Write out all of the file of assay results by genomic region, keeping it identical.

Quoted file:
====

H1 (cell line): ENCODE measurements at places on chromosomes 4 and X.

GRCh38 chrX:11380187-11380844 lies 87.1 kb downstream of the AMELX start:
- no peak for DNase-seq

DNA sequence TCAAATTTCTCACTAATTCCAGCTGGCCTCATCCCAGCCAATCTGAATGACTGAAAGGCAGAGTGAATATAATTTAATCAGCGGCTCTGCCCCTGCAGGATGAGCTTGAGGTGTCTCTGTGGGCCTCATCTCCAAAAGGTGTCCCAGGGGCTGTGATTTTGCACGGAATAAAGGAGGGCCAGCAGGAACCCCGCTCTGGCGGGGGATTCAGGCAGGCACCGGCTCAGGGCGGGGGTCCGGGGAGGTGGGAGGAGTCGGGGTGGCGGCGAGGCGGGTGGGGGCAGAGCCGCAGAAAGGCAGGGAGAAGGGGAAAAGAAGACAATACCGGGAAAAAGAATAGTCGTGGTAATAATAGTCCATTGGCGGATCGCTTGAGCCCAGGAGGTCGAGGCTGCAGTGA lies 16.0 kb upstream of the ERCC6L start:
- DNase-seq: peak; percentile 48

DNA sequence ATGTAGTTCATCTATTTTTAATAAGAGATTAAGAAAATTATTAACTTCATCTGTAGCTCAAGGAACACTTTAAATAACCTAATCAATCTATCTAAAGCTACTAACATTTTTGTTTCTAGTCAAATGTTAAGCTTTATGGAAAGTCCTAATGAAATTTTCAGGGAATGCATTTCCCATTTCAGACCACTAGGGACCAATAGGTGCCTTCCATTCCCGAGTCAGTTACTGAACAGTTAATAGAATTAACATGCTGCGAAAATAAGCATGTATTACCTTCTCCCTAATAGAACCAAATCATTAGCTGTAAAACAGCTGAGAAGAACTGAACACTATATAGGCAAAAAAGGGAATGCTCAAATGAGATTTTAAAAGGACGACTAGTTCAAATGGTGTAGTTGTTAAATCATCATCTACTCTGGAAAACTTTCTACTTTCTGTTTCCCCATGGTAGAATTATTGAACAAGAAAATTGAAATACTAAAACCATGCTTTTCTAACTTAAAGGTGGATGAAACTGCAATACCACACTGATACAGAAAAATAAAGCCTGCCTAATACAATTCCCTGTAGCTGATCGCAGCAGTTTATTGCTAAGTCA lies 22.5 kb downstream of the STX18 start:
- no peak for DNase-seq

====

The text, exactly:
H1 (cell line): ENCODE measurements at places on chromosomes 4 and X.

GRCh38 chrX:11380187-11380844 lies 87.1 kb downstream of the AMELX start:
- no peak for DNase-seq

DNA sequence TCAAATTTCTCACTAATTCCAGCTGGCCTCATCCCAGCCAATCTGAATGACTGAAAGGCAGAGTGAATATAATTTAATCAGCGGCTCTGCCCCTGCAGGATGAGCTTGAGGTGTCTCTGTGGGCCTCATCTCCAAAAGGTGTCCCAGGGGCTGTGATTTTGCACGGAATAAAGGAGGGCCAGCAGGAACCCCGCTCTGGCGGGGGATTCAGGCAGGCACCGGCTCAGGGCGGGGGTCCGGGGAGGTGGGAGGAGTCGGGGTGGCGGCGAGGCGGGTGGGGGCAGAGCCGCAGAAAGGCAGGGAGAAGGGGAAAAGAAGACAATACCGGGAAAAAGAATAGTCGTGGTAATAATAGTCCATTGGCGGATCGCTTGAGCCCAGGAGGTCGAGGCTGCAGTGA lies 16.0 kb upstream of the ERCC6L start:
- DNase-seq: peak; percentile 48

DNA sequence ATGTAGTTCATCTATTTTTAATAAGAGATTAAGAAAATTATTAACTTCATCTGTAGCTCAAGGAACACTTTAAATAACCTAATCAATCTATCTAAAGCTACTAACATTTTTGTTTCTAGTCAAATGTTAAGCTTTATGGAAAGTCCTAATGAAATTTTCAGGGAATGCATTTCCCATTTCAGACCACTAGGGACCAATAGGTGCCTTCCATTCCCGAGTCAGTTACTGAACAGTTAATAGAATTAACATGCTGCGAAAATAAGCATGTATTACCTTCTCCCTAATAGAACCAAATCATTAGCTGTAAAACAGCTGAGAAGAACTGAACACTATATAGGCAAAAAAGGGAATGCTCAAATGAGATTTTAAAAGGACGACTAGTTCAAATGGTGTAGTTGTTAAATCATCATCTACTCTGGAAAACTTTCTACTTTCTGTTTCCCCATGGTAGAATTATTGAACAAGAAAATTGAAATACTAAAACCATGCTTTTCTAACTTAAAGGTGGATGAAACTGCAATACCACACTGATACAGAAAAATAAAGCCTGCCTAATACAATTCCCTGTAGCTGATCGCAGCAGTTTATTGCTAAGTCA lies 22.5 kb downstream of the STX18 start:
- no peak for DNase-seq